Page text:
All of that is great, and it assumes that you have pretty much finished all of your toss-mechanics experimenting and testing (at least during the roll-recording portion of your practice-sessions). 

Now let's bring a little more casino-world realism into it.

       You are trying to get a solid baseline of performance from the X-6 set to evaluate its usefulness. To do that, you’ll want to ELIMINATE all of your warm-up practice throws (unless of course your local casino lets you throw a few warm-ups before you have to put your money on the line).

       Whether you are at your practice-rig or at the real-world casino tables, I want you to focus on EACH and EVERY throw as if it is a "money" throw.  

       Every throw that you are using for "evaluation and roll-recording purposes" should be just as focused as your "in-casino" throw.   Otherwise your practice-rig results will likely be WAY different than your in-casino results, and what you think your practice-session tosses are telling you, will be completely different (and obviously much less valid) than what your real-world tosses are saying.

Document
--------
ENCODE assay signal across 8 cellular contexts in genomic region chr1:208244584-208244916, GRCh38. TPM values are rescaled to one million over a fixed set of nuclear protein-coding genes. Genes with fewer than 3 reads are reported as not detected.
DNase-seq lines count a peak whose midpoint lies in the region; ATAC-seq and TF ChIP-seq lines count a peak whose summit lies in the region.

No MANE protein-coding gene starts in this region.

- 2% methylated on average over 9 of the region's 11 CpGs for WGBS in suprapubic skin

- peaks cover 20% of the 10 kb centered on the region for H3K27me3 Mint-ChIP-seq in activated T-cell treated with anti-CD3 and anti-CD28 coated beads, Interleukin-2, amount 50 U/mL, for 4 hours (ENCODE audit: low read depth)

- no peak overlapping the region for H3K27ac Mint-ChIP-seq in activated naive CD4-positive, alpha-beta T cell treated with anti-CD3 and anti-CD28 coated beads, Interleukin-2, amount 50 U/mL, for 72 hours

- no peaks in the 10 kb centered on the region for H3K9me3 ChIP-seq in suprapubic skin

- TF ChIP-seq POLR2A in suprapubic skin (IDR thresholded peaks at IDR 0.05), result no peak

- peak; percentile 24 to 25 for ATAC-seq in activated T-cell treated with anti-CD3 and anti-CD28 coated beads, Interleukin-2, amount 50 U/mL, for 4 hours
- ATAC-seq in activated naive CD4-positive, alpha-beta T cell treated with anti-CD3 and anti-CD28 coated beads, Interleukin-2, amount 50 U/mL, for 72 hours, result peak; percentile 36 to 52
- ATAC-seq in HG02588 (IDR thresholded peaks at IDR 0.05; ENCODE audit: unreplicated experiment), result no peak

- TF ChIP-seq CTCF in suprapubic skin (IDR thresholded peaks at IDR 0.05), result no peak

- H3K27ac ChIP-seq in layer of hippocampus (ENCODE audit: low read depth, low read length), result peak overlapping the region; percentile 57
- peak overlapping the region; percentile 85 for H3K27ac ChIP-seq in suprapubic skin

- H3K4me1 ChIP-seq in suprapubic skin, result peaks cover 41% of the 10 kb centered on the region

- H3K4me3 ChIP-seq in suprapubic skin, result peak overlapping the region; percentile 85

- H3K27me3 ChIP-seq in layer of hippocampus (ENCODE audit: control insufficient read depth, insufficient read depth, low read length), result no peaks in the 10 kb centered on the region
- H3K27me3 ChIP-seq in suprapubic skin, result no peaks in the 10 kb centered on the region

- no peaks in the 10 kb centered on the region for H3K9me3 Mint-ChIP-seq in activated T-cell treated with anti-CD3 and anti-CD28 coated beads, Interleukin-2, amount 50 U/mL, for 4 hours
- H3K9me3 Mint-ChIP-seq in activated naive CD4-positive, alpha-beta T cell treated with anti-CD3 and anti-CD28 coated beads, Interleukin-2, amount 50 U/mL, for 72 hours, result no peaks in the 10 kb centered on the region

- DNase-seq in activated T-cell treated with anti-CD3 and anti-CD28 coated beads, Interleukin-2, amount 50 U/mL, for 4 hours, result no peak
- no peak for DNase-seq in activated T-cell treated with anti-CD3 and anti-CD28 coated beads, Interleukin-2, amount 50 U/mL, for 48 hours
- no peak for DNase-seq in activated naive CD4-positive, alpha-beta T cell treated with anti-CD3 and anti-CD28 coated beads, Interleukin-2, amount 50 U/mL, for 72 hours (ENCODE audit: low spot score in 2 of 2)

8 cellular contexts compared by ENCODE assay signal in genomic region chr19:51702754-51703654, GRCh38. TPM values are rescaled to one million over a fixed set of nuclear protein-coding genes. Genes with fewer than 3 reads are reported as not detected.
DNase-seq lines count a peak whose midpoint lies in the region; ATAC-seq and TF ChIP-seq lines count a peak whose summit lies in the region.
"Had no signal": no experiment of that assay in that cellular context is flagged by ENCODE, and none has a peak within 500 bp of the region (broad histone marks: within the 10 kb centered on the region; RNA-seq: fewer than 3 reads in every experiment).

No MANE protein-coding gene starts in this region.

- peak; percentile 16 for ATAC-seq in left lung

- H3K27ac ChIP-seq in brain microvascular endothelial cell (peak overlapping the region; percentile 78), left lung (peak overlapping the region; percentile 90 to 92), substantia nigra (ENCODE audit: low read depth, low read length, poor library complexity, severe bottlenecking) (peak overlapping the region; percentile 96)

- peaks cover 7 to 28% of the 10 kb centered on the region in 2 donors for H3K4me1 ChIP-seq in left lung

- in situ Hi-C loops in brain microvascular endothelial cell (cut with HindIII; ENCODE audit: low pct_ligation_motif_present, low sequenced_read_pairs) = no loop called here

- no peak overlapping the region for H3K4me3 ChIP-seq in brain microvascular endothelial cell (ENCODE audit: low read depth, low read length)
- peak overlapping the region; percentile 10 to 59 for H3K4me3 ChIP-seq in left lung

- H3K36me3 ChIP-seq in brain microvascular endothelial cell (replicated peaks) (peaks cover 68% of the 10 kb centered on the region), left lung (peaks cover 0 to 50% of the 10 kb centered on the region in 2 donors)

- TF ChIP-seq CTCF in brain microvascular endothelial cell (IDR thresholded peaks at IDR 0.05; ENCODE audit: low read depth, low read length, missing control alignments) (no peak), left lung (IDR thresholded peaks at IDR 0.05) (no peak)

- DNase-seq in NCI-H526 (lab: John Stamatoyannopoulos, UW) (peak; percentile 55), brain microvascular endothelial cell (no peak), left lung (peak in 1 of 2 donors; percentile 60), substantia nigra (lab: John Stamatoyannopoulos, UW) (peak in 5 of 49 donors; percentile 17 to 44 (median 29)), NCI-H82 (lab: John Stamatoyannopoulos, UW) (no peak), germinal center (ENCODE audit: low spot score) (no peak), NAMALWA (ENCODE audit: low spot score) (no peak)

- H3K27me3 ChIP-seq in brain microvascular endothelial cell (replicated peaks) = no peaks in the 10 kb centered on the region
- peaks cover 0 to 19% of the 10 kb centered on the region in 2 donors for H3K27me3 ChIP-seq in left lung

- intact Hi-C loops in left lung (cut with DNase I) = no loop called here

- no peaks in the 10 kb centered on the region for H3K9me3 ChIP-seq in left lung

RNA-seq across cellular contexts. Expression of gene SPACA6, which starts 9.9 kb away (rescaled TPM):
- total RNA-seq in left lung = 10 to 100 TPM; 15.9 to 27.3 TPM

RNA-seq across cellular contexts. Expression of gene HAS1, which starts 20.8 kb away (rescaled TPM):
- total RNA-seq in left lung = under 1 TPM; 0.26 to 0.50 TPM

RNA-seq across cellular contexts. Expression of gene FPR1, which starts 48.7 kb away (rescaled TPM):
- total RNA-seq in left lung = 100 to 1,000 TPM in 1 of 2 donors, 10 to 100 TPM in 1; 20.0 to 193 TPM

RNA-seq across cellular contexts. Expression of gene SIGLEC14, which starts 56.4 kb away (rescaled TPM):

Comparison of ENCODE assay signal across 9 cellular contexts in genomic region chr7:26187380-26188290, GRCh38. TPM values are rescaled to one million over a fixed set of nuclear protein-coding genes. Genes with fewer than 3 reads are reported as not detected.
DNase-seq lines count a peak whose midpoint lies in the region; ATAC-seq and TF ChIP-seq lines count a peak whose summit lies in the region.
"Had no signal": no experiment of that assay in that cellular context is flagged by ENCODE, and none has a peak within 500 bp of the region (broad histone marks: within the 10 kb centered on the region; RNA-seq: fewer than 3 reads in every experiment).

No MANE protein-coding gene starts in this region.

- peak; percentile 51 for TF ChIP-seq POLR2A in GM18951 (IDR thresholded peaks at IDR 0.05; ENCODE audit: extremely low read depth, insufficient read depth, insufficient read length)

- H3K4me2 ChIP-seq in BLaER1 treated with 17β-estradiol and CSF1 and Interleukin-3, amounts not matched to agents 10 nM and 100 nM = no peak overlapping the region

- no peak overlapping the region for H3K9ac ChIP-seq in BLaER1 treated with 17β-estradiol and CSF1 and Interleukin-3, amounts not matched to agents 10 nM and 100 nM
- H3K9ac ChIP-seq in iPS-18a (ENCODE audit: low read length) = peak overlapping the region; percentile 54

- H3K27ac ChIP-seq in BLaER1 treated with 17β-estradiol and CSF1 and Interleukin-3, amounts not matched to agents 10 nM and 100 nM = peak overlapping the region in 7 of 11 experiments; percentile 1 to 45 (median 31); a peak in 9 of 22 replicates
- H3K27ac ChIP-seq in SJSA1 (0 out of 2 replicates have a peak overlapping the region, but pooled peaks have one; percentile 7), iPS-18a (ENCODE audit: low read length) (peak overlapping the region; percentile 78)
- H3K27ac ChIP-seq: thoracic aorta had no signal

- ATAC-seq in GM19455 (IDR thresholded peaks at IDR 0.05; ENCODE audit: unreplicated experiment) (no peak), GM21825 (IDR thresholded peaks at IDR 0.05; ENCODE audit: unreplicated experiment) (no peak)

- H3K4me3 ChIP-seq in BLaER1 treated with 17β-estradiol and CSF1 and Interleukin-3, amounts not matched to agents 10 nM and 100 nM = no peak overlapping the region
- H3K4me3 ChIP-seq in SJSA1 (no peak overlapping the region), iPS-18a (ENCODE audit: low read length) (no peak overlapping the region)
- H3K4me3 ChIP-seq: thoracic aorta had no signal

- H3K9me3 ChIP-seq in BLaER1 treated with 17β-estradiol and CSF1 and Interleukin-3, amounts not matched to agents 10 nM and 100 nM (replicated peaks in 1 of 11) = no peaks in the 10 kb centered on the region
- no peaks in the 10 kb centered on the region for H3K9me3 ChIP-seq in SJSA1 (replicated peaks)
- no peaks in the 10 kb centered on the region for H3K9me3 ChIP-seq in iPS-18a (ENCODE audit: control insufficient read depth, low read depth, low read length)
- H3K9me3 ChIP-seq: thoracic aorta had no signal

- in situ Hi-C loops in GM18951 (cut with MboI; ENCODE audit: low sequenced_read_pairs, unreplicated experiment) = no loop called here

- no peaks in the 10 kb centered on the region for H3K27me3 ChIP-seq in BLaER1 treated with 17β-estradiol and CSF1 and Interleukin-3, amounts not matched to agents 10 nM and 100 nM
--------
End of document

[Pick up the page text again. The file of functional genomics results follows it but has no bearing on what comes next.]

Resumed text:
If you focus one way while you are practicing, and focus in a much more refined and perfected way when you play; then don’t delude yourself into thinking that your practice-sessions are helping you nearly as much as they could…or they should.

       Don't let the "I've got to get a set of 72 throws in before I do something else" state-of-mind settle in at the practice-rig.  By that I mean that you don't want to be thinking, "Five more throws...four more throws...three more throws…" while you are supposed to be focused on delivering a consistent “Every roll is THE roll” type of concerted effort.